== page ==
Colombia: para terror persists despite 'peace'

Despite peace accords with the FARC guerillas, remnant right-wing paramilitary forces remain active across Colombia, and are escalating their reign of terror against indigenous and campesino communities. Several families have been displaced from the Afro-Colombian community of Juan Santos along the Río Naya (Cauca department) since an April 17 attack by a group of gunmen who abducted three residents. The families, numbering some 50 people, have taken refuge in nearby communities, fearing a new attack.  (Prensa Rural, May 7)

On May 26, an indigenous Nasa couple were abducted from their community of Delfina (Buenaventura municipality, Valle del Cauca); their bodies were found days later with signs of torture. On May 28, a member of the Chamí Indigenous Guard in the resguardo (reserve) of Garrapata (Valle del Cauca) was assassinated by gunmen who invaded the community. (Contagio Radio, May 29)

A leading rights group reported in late April that Colombia has seen a spike in assassinations of social leaders this year. A total of 46 social leaders have been killed so far in 2018, up from 26 in the same period last year, found a study by Somos Defensores. The perpetrators of the vast majority of the murders, 35 in total, remain unknown. Paramilitary groups were responsible for three; four were murdered by remnant guerillas, and another four were killed at the hands of security forces. The study also counted a total of 132 acts of aggression against social leaders so far this year. Of the registered acts, there were 12 attacks, 66 death threats and one case of forced disappearance. (Colombia Reports, April 27)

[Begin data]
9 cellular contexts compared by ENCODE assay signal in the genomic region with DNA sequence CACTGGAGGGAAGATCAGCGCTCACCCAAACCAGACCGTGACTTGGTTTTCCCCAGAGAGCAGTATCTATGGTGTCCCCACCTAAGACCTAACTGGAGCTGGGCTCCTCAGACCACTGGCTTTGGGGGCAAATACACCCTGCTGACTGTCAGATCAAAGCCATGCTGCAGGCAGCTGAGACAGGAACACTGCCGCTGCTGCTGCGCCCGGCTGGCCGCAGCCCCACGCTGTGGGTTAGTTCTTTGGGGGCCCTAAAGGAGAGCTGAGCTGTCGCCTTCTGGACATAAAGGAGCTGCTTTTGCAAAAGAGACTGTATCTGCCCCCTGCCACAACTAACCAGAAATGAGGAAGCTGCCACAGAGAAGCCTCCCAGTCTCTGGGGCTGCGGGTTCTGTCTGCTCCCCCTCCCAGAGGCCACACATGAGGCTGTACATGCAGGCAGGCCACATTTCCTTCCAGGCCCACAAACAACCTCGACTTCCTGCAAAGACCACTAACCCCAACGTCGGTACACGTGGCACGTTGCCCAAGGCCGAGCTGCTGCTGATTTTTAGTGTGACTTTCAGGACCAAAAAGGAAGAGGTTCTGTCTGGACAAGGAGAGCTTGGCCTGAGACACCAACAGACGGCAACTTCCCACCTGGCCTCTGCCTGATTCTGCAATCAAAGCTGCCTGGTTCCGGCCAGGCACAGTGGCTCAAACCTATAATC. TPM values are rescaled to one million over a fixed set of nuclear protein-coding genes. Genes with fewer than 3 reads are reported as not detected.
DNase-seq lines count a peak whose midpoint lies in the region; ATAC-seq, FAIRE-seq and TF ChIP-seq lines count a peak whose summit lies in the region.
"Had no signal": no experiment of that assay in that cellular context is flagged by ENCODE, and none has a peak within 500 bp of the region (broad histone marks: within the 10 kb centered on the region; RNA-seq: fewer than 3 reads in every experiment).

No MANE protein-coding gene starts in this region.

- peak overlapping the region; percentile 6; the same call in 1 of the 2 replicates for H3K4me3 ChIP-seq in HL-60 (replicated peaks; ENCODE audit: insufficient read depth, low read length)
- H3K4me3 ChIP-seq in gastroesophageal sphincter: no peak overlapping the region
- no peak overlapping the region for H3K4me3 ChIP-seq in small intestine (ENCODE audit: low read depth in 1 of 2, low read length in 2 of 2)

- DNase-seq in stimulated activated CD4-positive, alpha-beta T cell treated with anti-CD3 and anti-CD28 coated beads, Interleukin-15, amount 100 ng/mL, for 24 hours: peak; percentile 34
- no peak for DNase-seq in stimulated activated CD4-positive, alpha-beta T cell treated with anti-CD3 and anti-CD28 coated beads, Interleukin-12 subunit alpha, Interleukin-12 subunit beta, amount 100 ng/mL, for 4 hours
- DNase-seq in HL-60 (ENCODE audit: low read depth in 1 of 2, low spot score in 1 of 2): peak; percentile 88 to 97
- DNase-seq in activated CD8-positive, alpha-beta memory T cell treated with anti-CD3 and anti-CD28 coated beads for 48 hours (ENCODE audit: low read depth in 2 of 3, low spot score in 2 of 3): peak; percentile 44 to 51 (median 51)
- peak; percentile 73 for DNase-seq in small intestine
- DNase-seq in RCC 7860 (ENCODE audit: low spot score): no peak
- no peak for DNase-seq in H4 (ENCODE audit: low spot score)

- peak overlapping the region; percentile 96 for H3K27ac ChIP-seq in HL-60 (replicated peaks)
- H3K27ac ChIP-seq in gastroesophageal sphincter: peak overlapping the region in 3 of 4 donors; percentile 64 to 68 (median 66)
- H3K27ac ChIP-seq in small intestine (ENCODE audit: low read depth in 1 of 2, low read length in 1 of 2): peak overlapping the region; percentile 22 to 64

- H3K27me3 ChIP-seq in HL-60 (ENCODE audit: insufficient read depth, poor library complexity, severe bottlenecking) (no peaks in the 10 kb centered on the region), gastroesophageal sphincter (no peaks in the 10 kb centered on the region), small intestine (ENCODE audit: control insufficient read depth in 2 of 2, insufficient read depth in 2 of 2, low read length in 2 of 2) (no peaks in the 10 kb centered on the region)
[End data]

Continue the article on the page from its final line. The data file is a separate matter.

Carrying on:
Survivors of the "political genocide" carried out by right-wing paramilitaries against followers of the leftist Patriotic Union party won some hope for justice when the Inter-American Court of Human Rights agreed to hear the case. Rights group Hijos e Hijas por Colombia say they have documented over 6,500 threats and attacks against party adherents over the past generation. (Contagio Radio, May 16)) This history is particularly relevant at the moment, with the FARC re-organizing as a political party.

The links between the landed gentry and the clandestine right-wing networks was again evidenced when the former boss of the Colombian ranchers' federation was sentenced to nine years in prison June 14 for his leading role in a bloody paramilitary offensive that displaced millions. Business leader, former senator and former ambassador Jorge Visbal collaborated with the leadership of the now-disbanded paramilitary umbrella organization AUC between 1998 and 2005 when he was the director of FEDEGAN, the country’s federation of cattle ranchers. According to the court, the powerful businessman "held constant meetings" with the AUC leadership. (Colombia Reports, June 20)

And even as these links emerge, the ag-biz lobby is aggressively achieving its policy ends in Colombia. On May 2, the country's Constitutional Court upheld the law that created the new Rural Economic-Social Development Interest Zones (ZIDRES). Law 1776 of 2016 had been challenged by a group of congress-members from the leftist Polo Democrático and Alianza Verde, who argued that it unconstitutionally abrogates the land rights of campesino communities. Sen. Jorge Robledo said the law violates a precedent established by the same Constitutional Court that unused public lands must be put aside for the country's landless campeisnos. (El Espectador, May 2)